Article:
Far Afield (your e-mail, part one)Your e-mail, as always, was thoughtful and nuanced.
The first e-mail I received was from Jeff Porretto:
I found your post today very interesting. I'm 5'4" and consider myself a short guy. No cut off needed to make that call when pretty much everyone you meet is taller!
I'm fairly successful (in a top 5 position at my company) and I've been told that I typically have a calming influence on most. I've definitely never been accused of short man syndrome, even when I do need to assert myself. I'm astutely aware of this stereotype and actively try to not live up to it. But here's the thing... it honestly feels like it's difficult to get taken seriously at first by people much taller. I'm guessing it's that way for everyone, but it's almost impossible to feel respected when someone can look literally right over your head to another person.
So I make it a point to stand further away or be sitting when interacting with taller people. I don't think blowing my top is the way to compensate for my height. That just doesn't seem logical to me.
But I will absolutely agree with the "study showed feeling smaller makes people paranoid, distrustful and scared of others." Maybe not to the degree some others would, but when you walk away and hear people laugh, or stand in a circle and no one is within six inches of your height the negative thoughts definitely creep in. But everyone has their insecurities. This is mine. Not really a big deal!
It had never, ever crossed my mind that someone might purposefully stand further away if they were shorter. I asked Jeff how old he was when he started noticing these things:
I thought a little more about it as well. I'm 32 now, and people are naturally more respectful at this age, especially as my position commands a fair amount of respect on its own. But as a kid - once growth spurts hit - it got pretty rough at times. Kids know not to make fun of other races or genders, but fat and/or short was fair game at that age. Luckily, my parents put me in martial arts, which I excelled at and gave me a lot of confidence and taught me restraint/how to stay calm. I only got in one fight in school. It was with a bully who probably thought I'd be easy pickings, but I "handled" it well, and that was one of the last times my height got brought up :) But if I hadn't been able to defend myself well and it continued on or got worse? I can see why some short people could have anger issues!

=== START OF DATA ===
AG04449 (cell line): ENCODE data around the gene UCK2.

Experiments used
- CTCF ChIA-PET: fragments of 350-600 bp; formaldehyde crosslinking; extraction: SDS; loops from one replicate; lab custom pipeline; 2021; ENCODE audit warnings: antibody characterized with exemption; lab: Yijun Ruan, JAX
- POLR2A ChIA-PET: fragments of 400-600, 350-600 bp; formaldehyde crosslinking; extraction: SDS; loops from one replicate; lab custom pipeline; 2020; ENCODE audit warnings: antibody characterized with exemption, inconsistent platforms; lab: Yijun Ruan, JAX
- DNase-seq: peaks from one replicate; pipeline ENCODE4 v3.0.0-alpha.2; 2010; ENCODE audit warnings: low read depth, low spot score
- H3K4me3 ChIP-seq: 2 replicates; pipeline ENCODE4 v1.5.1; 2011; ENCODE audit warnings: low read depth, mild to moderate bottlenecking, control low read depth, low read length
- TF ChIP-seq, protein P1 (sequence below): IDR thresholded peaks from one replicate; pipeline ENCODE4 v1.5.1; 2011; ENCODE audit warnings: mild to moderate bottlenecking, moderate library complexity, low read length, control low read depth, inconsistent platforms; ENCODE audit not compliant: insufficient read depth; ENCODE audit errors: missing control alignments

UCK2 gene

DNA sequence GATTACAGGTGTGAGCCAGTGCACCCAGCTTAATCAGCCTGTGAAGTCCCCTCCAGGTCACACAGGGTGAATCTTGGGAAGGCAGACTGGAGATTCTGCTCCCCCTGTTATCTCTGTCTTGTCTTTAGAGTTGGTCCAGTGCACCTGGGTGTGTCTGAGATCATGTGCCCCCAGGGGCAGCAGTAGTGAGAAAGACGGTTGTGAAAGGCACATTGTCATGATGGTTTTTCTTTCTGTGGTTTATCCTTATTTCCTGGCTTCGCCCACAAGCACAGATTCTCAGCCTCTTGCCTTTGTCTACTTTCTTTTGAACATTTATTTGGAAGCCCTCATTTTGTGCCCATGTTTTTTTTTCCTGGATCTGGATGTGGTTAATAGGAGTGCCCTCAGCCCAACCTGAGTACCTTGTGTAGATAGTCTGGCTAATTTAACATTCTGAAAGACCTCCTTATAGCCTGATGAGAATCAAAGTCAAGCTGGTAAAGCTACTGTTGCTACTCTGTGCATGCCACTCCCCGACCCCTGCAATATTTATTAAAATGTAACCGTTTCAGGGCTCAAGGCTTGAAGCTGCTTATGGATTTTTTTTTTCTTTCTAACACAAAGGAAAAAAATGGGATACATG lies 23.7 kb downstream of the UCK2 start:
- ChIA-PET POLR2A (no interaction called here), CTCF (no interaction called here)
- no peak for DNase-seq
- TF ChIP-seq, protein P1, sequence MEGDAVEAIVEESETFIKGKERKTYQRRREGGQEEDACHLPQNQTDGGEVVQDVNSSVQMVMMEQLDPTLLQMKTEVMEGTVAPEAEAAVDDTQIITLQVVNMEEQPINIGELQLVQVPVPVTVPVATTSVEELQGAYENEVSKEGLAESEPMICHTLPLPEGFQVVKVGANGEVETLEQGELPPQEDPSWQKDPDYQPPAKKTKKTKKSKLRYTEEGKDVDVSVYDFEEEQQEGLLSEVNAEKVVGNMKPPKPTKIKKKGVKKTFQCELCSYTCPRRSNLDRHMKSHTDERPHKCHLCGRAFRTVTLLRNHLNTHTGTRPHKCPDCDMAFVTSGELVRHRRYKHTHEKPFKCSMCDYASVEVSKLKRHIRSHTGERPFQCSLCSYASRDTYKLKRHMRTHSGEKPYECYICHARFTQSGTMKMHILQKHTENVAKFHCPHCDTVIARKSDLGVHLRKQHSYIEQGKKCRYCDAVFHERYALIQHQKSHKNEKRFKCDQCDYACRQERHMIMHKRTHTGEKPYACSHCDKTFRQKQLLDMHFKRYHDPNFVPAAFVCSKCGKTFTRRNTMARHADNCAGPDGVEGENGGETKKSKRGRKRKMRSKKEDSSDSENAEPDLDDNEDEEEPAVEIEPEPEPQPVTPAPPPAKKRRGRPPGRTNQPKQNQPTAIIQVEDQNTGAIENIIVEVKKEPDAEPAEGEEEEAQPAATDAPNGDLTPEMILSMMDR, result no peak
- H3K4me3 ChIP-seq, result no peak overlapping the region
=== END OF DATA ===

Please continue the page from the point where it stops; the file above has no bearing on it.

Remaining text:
Next is an e-mail from C. Lee, who has been one of the most consistently thoughtful and interesting e-mailers over time:
The Oxford study was interesting, but I think there’s a potential disconnect there. Suppose we grant that being short does in fact produce mistrust, paranoia, etc. What the study didn’t show was that that necessarily leads to overly aggressive or domineering behavior.
Here’s an example. Let’s say you’re in a foreign country where you stand out in some way -- perhaps you’re a different color, perhaps your clothes are distinctive in some way, perhaps you have interesting looking hair or piercings. If you get on a subway, you may very well feel self-conscious and the object of stares. If you were to hear laughter in that context or get jostled, you may very well think your oddness is making you a target. In other words, you might react by feeling mistrustful and paranoid.
However, it’s a bit of a stretch to say that you, as a foreigner, would react by becoming belligerent; there is not, so far as I know, a concept such as “angry foreigner syndrome.” In other words, the negative feelings don’t necessarily translate into compensatory aggression.
The Wikipedia article you linked, for example, cites this study from the University of Central Lancashire, which takes the opposite tack.
Full disclosure: I am 5’5”, which I think most people would agree is short for a man. I’ve never been accused of having a Napoleon Syndrome, but then I suppose that’s probably not the sort of thing you would generally say to someone’s face.
This is an excellent point, and I'll refer again to "gentle giant". Are short people so expected to be gentle that there's no equivalent phrase for them? And why is it surprising that large people are gentle? I find cultural expectations like this entirely fascinating.